I suggest that the ethnicity of the driver might be the headline. I suggest that there is a high probability that the event took place as a racially motivated event. I suggest that if the driver was not a "Non National" (a term I hate which is given to immigrants living in Ireland) this event might not have taken place at all.

Should the media acknowledge the ethnic identity of the characters in the story? Is it racist to ignore the racial identity of the person being reported on? Would the story be more objective with or without identifying ethnicity? Should the media be color-blind? And how can it be?

Later on I watched the RTE Television news. The story was covered and the ethnicity of the driver was not mentioned.

I wonder if the lack of importance given to the ethnicity of the driver in this story is ignoring the real headline? The real headline may be that racial attacks and racism are alive in Ireland and may be gaining traction in these economically difficult times.

In this instance, I believe the ethnicity of the driver was an important fact in the story. Educating the public to the existence of racially motivated attacks is one of the duties of the media.

Wednesday, January 7, 2009

Wife Swap: A Whole Lotta Lovin'

I am wary of the ideology that TV is bad for you. It seems to be the popular sentiment and it is very seldom contradicted, especially in the company of intelligent people. As an analyst or critic, I like to think that I would look for the good in TV, even if it is only now and then.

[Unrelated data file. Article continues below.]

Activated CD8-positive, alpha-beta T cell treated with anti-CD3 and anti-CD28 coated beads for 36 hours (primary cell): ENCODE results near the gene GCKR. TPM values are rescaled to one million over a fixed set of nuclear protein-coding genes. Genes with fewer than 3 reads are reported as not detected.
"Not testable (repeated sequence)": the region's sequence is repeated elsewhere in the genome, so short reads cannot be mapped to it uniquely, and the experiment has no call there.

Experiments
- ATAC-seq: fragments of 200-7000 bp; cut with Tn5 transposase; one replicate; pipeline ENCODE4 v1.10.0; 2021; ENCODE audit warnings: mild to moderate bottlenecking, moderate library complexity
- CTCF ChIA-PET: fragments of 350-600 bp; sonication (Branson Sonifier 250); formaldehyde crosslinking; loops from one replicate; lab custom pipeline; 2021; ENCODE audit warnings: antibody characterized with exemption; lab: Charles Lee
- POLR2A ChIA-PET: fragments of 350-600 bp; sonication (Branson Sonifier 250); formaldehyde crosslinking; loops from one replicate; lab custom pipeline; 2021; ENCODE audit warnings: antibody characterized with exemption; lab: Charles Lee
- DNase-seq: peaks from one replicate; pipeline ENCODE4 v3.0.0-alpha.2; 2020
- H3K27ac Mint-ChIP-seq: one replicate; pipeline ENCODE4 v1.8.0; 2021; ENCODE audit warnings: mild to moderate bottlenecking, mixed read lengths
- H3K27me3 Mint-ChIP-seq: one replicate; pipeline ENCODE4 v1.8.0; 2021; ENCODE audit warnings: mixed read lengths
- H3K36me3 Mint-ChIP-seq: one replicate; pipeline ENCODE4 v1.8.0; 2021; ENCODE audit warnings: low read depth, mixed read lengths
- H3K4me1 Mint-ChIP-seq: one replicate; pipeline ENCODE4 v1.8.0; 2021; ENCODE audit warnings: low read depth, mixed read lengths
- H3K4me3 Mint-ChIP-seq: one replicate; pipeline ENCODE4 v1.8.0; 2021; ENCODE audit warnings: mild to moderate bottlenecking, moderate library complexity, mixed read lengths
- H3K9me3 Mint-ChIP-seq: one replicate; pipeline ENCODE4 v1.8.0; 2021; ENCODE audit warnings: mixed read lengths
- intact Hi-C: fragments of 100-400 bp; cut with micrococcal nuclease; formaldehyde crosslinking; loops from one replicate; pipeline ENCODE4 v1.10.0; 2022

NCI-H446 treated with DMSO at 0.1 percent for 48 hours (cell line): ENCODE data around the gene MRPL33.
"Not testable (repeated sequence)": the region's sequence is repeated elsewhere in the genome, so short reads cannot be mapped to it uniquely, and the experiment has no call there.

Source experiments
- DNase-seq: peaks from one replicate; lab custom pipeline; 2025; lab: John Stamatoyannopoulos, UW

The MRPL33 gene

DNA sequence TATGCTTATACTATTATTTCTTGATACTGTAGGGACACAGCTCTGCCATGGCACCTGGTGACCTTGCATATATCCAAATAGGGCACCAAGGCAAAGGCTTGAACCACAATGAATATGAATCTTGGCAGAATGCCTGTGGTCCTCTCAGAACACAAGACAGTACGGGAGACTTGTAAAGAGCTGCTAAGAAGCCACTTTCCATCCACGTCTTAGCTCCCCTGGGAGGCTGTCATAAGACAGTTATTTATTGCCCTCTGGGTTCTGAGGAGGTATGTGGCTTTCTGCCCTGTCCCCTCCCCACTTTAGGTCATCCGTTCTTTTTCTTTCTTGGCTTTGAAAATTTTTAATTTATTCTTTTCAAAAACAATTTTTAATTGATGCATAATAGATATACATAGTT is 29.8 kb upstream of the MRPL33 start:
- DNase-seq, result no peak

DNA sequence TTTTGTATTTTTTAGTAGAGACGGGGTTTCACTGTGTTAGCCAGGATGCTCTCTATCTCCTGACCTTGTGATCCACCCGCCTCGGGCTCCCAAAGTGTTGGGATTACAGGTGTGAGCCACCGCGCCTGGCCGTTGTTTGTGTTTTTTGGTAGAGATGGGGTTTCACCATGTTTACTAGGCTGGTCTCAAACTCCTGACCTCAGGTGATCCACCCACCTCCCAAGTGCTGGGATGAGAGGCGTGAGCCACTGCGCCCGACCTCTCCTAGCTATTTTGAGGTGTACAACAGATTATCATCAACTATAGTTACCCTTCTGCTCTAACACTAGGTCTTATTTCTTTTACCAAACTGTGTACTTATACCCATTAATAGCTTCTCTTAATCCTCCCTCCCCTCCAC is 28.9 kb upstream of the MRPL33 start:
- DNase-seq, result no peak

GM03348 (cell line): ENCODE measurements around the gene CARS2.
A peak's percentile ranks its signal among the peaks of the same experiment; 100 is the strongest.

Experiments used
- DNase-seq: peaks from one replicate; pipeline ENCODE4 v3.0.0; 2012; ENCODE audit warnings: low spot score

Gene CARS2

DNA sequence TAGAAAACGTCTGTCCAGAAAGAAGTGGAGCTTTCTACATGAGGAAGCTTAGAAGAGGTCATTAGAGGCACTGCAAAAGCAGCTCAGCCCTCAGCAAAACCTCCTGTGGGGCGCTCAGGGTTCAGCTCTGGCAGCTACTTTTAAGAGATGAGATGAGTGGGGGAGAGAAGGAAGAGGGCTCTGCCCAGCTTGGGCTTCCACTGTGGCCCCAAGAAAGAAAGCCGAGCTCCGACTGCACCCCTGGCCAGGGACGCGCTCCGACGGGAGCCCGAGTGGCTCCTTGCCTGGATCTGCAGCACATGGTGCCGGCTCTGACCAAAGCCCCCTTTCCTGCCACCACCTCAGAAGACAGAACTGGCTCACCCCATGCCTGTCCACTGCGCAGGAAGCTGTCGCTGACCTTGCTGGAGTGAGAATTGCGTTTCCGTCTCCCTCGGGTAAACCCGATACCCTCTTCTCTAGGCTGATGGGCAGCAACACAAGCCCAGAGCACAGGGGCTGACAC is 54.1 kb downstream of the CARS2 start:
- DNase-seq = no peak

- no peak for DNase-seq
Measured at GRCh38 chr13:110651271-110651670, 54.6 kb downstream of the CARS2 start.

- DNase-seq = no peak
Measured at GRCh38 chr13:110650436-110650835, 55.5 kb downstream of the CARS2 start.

The other night I was watching Wife Swap . Now, the popular response to this kind of viewing is negative. "It is rubbish, useless, bad TV, waste of time etc. etc." Indeed I would agree with this analysis of Wife Swap, almost completely.

In the company of my twelve year old daughter and my wife I was watching a typical episode. I don't remember the characters names and they are not relevant. One family fitted the urban description with more interest in appearances while the other was a rural/hippie type family. One husband was bearded and well-fed. One was fit and clean-shaven. One mother was of healthy weight and the other was well-fed. One mother was interested in being perceived as motherly, and the other wanted to have colored hair and make-up. One father was grumpy and difficult to communicate with obviously, and the other father was extrovert and not so obviously difficult to communicate with.